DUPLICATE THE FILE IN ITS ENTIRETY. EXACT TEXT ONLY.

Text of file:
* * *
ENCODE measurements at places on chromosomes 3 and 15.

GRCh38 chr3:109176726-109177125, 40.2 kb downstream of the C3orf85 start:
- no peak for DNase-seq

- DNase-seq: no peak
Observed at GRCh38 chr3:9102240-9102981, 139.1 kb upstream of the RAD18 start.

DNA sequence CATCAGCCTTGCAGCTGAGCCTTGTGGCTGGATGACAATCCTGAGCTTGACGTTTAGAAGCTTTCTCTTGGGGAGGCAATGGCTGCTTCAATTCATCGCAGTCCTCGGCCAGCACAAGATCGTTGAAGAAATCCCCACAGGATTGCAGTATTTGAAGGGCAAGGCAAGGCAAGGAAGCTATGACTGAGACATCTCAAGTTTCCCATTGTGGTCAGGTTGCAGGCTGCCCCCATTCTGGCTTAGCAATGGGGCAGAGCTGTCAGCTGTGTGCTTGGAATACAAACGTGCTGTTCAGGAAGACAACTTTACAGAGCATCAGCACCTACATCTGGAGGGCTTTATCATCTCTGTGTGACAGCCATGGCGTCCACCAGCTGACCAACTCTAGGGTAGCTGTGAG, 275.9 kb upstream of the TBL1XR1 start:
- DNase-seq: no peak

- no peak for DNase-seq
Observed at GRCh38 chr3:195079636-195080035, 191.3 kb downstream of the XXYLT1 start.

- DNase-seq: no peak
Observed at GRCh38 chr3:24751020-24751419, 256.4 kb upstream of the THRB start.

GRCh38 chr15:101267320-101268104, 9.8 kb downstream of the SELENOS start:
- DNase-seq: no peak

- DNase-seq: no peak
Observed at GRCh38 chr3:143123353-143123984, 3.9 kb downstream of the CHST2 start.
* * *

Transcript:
ENCODE measurements at places on chromosomes 3 and 15.

GRCh38 chr3:109176726-109177125, 40.2 kb downstream of the C3orf85 start:
- no peak for DNase-seq

- DNase-seq: no peak
Observed at GRCh38 chr3:9102240-9102981, 139.1 kb upstream of the RAD18 start.

DNA sequence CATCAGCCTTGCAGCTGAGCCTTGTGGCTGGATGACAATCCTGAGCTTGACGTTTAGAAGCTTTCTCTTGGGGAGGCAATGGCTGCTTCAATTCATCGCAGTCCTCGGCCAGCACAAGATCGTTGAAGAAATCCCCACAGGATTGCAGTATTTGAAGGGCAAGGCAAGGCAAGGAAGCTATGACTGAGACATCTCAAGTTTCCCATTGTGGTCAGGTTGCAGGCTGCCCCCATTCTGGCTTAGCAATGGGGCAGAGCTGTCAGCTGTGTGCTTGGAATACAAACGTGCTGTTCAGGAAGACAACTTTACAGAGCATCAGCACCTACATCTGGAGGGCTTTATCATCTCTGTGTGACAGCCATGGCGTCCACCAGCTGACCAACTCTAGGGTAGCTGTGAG, 275.9 kb upstream of the TBL1XR1 start:
- DNase-seq: no peak

- no peak for DNase-seq
Observed at GRCh38 chr3:195079636-195080035, 191.3 kb downstream of the XXYLT1 start.

- DNase-seq: no peak
Observed at GRCh38 chr3:24751020-24751419, 256.4 kb upstream of the THRB start.

GRCh38 chr15:101267320-101268104, 9.8 kb downstream of the SELENOS start:
- DNase-seq: no peak

- DNase-seq: no peak
Observed at GRCh38 chr3:143123353-143123984, 3.9 kb downstream of the CHST2 start.